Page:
- The person with the highest sum after each player has had a turn would then take a token from the bowl in the center of the table. If a wrong answer is given, a token is returned to the bowl. In case of a tie, each child takes a token.
- Continue playing until each player has collected five tokens. Do this a few times, and be prepared to see steady gains in your young mathematician’s adding confidence!
Discuss: Make a record of additions. Which answer came most often?
Quiz: A game was played with a carton egg. If the person who got the winning token got 10, then what numbers did the two pieces land up on?
Math 27: Pebbles
24 pebbles are given to each team.
Team needs to tell us in how many ways can you form equal sub groups from this.
Groups decide to sketch a shape.
They then decide how many pebbles should be kept on one side.
Group has to calculate total how many pebbles required for filling in the perimeter.
Discuss: Double counting possibility. In hexagon it should be 3 + 3 + 3 + 3 + 3 + 3 = 18?
Quiz: How many pebbles would be required if we put 3 pebbles per side in the shape above.
Math 28: Tangram
Ask kids to make tangram components.
Students give outlines of tangram figures to their friends – and they have to arrange the components inside the outlines.
Fill in this outline
Math 29: Making Math Problems
Make students use cardinal numbers to make word problems eg- Adinath is 3rd from 6 students in line from back is?
Making word problems. Students are sent around the school and asked to devise word problems based on what they observe.
Discuss: Is it easier to solve problems or make problems?
Quiz: Following pattern is made using matchsticks
How many matchsticks will be there in the pattern that follows?
Math 30: Road Math
Students count the number of steps taken by class to cover a standard distance. Check if speed changes with change in number of paces per second or increasing the length of a pace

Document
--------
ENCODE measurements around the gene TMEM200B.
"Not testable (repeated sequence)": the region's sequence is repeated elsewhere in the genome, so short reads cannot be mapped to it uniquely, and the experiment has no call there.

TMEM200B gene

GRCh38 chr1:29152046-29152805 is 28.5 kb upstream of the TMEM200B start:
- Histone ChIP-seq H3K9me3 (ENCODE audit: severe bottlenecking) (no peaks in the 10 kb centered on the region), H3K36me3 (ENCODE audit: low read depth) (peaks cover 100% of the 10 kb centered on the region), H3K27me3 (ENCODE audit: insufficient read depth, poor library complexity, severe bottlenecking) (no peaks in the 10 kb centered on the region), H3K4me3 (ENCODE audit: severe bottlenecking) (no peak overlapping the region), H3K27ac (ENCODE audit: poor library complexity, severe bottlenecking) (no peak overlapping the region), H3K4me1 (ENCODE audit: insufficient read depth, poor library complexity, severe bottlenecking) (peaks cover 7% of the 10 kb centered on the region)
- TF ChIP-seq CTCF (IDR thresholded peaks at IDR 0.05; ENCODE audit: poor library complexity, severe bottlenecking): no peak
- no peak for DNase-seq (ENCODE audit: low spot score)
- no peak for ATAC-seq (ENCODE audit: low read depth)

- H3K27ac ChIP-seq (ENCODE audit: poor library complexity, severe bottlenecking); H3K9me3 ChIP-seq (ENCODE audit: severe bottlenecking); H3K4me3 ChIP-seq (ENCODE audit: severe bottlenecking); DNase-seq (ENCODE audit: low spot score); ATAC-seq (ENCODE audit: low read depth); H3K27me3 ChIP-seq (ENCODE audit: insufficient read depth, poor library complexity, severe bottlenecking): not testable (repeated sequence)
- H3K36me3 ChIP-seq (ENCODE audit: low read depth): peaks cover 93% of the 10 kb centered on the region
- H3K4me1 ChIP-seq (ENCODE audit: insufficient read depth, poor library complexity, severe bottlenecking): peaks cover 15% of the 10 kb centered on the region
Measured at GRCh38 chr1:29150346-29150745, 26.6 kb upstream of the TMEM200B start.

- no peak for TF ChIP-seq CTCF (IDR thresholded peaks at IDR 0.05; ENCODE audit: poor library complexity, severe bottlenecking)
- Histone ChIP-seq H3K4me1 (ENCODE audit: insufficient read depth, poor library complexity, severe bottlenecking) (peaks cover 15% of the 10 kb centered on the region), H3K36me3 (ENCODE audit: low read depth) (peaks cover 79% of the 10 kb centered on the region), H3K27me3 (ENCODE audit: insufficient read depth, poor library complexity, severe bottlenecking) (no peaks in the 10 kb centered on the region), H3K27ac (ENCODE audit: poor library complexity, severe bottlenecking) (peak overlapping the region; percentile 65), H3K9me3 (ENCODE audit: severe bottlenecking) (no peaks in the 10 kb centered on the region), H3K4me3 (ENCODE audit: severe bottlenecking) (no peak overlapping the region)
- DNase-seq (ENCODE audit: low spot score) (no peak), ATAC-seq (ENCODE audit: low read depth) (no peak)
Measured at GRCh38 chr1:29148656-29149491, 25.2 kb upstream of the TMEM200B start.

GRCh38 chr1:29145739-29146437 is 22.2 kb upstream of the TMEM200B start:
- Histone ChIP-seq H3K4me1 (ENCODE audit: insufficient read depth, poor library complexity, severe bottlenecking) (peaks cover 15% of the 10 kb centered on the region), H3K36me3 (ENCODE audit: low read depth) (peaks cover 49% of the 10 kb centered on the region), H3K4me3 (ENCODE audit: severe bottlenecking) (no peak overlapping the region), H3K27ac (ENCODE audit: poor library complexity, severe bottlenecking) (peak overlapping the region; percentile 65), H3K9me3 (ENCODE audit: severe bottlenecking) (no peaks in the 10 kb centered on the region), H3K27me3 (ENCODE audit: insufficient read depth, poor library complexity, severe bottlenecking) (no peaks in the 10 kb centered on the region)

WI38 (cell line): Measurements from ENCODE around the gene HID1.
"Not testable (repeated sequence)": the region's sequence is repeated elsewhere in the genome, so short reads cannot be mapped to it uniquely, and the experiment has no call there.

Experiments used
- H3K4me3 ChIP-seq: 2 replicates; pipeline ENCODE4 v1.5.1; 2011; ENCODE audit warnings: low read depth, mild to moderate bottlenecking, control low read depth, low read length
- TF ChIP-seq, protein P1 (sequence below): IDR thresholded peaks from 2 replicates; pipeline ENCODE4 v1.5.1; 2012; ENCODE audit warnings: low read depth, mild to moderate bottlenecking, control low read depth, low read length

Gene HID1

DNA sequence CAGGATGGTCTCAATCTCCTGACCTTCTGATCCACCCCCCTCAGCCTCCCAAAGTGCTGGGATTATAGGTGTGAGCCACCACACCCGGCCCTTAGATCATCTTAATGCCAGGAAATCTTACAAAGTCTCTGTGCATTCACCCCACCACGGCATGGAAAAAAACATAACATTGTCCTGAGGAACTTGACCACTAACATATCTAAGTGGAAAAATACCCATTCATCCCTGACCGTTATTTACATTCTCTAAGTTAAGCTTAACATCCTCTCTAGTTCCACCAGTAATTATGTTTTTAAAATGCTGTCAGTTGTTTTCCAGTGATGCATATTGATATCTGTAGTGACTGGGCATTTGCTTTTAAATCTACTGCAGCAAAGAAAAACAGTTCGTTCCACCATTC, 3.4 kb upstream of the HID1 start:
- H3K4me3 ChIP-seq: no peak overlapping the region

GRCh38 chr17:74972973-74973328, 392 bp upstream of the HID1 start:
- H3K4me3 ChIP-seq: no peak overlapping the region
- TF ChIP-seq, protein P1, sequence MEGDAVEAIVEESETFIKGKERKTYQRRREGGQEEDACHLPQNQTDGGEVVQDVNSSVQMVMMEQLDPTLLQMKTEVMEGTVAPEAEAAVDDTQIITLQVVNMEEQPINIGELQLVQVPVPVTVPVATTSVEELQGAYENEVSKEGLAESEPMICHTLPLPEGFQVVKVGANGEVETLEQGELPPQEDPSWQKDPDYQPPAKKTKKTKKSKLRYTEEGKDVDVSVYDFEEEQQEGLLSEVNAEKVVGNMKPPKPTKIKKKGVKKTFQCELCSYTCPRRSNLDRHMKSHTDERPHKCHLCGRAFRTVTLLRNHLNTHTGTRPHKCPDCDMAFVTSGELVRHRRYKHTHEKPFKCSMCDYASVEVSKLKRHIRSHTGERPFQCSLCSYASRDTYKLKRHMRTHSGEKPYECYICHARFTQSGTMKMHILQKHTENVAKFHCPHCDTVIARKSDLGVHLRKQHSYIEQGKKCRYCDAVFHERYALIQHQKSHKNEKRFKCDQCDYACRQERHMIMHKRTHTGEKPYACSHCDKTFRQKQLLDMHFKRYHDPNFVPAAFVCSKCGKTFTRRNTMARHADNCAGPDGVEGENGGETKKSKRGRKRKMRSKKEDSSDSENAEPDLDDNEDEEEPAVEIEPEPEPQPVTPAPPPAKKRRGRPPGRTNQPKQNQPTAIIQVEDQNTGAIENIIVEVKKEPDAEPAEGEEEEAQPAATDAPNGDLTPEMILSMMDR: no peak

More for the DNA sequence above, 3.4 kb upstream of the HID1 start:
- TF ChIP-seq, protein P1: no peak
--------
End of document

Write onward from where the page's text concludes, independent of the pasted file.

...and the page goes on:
Make a histogram by counting cars and motorcycles on the road.
Quiz: How much time does it take for you to walk from your house to the school? If you walk 60 meters in one minute, then how far is your home from the school?
Math 31: Data Interpretation
Data Interpretation. A bus or train timetable is given to them. What do they understand from the time-table?
|STATION NAME||1’ST LOCAL||2’ND LOCAL||3’RD LOCAL||4’TH LOCAL||5’TH LOCAL||6’TH LOCAL|
Histogram making – Make them make a histogram of student heights, student weights. For example..
Make a graph of teeth vs age – by actually counting across classes.
Quiz: In the graph below, what do you think the red line stands for?
Math 32: Maps
Measuring length in feet & making map of school.
Treasure hunt. Map is given in terms of intersection points: lefts and rights to be taken.
Discuss: How do you think we make bigger maps – like that of India?
Quiz: This is a map of Pimple Nilakh. Locate the school on the map.
Math 33: Zero Hero
See this film: https://www.youtube.com/watch?v=owiplctOx84
Add two numbers, such that the sum has a zero in it.
Objects are given and when a person is not looking, some are taken out – how many did I steal – very basic version of chor-police! Teacher to reinforce the concept of 0 by not stealing anything.